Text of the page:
For women diagnosed with the localized form of breast cancer, ductal carcinoma in situ (DCIS), a new study in The Lancet Oncology finds that treatment with radiotherapy and tamoxifen after surgery significantly reduces the development of the invasive disease and cuts the likelihood of local cancer resurgence. Survival following standard treatments after breast-conserving surgery (local excision), which include radiotherapy and hormone therapy, is about 98 percent, but there is a higher risk of the local recurrence of a new cancer emerging in the contralateral breast.
In a study of 1,701 women from the U.K., Australia and New Zealand between 1990 and 1998, researchers found that after surgery, radiotherapy reduced the relative risk of new invasive cancer in the same breast by nearly 70 percent during the course of almost 13 years of follow-up. Local radiotherapy also diminished the chance of recurrent DCIS in the same breast by over 60 percent, although no beneficial effect was seen on cancer risk in the opposite breast. In addition, tamoxifen treatment lowered the relative risk of cancer recurrence in the same breast by 30 percent while decreasing the risk of new cancer in the contralateral breast by over 65 percent.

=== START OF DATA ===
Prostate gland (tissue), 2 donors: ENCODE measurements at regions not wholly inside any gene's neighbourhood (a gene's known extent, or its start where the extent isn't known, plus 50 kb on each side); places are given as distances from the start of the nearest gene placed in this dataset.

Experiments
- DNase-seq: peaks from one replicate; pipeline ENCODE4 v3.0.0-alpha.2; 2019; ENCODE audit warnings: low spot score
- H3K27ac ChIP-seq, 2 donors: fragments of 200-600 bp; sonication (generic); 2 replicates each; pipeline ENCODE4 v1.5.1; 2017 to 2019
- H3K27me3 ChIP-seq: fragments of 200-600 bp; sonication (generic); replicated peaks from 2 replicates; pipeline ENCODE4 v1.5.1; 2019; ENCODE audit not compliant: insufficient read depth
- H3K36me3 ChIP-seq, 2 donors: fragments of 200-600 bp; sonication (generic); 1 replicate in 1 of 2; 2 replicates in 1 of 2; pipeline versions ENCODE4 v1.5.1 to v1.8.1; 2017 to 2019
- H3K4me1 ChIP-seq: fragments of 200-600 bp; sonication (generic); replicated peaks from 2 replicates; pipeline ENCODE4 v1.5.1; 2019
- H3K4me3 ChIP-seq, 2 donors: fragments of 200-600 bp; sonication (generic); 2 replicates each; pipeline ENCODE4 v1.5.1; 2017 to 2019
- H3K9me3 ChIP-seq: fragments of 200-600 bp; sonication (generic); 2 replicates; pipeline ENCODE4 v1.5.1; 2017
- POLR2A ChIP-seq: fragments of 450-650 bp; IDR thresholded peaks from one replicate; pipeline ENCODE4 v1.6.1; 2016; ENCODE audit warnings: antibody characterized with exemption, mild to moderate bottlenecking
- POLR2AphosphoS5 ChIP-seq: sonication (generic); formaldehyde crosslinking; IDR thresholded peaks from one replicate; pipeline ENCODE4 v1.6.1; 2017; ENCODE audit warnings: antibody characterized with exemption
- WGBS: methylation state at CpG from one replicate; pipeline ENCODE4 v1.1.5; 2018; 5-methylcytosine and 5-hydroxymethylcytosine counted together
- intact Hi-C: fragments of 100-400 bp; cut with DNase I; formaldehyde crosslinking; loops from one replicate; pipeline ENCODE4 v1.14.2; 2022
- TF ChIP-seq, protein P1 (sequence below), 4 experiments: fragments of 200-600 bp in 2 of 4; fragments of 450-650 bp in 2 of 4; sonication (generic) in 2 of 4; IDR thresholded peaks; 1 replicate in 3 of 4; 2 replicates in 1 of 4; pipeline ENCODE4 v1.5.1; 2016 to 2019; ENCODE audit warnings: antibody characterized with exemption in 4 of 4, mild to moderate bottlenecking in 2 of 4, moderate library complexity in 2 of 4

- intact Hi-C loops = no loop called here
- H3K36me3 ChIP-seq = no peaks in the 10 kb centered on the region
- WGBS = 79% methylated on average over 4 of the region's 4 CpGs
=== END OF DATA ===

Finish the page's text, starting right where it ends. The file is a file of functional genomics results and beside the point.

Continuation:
ACSH's Dr. Elizabeth Whelan reminds us that DCIS can also be referred to as stage 0 breast cancer, and it is often considered a risk factor for invasive cancer. Overall, DCIS cases represent about 20 to 25 percent of screen-detected breast cancers.
“Even though surgery is required in patients with DCIS, it is a fairly minor surgery called a lesionectomy, which is less invasive than a lumpectomy,” adds ACSH's Dr. Gilbert Ross.